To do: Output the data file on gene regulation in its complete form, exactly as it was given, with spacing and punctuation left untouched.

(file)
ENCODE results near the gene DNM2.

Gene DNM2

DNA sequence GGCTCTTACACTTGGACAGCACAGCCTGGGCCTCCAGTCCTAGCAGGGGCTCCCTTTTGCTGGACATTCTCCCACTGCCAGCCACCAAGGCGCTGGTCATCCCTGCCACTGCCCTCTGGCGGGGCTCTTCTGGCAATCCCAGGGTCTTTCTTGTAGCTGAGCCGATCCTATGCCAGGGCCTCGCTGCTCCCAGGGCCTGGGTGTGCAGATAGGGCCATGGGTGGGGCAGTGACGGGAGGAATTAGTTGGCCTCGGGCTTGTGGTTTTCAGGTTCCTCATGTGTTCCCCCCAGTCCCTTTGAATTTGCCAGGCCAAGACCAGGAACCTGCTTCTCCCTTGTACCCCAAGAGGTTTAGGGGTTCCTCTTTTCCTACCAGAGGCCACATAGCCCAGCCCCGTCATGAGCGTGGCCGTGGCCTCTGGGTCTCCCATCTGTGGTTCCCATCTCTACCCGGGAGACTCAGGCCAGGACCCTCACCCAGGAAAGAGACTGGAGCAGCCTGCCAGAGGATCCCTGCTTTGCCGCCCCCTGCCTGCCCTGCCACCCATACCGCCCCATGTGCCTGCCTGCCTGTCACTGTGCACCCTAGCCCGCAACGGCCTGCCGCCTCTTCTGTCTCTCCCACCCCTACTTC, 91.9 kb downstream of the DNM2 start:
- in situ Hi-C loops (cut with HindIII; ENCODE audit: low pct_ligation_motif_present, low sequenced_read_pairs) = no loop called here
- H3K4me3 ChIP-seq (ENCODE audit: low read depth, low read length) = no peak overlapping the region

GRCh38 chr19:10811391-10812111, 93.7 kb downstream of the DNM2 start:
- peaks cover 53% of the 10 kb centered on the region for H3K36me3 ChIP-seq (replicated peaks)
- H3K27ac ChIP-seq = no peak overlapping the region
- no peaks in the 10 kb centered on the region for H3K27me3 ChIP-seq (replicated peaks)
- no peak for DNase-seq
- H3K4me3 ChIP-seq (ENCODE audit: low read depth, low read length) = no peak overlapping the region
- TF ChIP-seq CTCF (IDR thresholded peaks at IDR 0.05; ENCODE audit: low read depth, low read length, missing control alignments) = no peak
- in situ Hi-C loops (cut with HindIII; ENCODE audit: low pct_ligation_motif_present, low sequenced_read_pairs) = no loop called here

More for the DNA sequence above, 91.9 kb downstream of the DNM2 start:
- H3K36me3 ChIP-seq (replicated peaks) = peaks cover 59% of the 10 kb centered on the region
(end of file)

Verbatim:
ENCODE results near the gene DNM2.

Gene DNM2

DNA sequence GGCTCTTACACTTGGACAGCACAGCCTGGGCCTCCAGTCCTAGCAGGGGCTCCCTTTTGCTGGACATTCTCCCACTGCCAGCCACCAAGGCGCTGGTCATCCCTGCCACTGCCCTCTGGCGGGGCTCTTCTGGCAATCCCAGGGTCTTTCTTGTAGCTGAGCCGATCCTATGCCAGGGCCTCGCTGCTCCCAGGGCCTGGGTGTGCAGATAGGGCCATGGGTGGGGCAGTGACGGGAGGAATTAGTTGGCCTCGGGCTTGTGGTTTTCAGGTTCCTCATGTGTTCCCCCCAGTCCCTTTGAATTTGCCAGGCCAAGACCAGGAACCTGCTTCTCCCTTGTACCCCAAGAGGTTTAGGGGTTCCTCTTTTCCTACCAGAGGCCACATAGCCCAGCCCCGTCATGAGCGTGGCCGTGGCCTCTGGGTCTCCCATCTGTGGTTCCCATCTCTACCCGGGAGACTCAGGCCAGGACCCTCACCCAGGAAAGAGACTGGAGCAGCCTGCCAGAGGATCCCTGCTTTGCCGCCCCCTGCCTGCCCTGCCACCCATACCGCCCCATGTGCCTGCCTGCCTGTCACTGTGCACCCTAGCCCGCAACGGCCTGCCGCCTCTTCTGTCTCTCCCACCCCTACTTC, 91.9 kb downstream of the DNM2 start:
- in situ Hi-C loops (cut with HindIII; ENCODE audit: low pct_ligation_motif_present, low sequenced_read_pairs) = no loop called here
- H3K4me3 ChIP-seq (ENCODE audit: low read depth, low read length) = no peak overlapping the region

GRCh38 chr19:10811391-10812111, 93.7 kb downstream of the DNM2 start:
- peaks cover 53% of the 10 kb centered on the region for H3K36me3 ChIP-seq (replicated peaks)
- H3K27ac ChIP-seq = no peak overlapping the region
- no peaks in the 10 kb centered on the region for H3K27me3 ChIP-seq (replicated peaks)
- no peak for DNase-seq
- H3K4me3 ChIP-seq (ENCODE audit: low read depth, low read length) = no peak overlapping the region
- TF ChIP-seq CTCF (IDR thresholded peaks at IDR 0.05; ENCODE audit: low read depth, low read length, missing control alignments) = no peak
- in situ Hi-C loops (cut with HindIII; ENCODE audit: low pct_ligation_motif_present, low sequenced_read_pairs) = no loop called here

More for the DNA sequence above, 91.9 kb downstream of the DNM2 start:
- H3K36me3 ChIP-seq (replicated peaks) = peaks cover 59% of the 10 kb centered on the region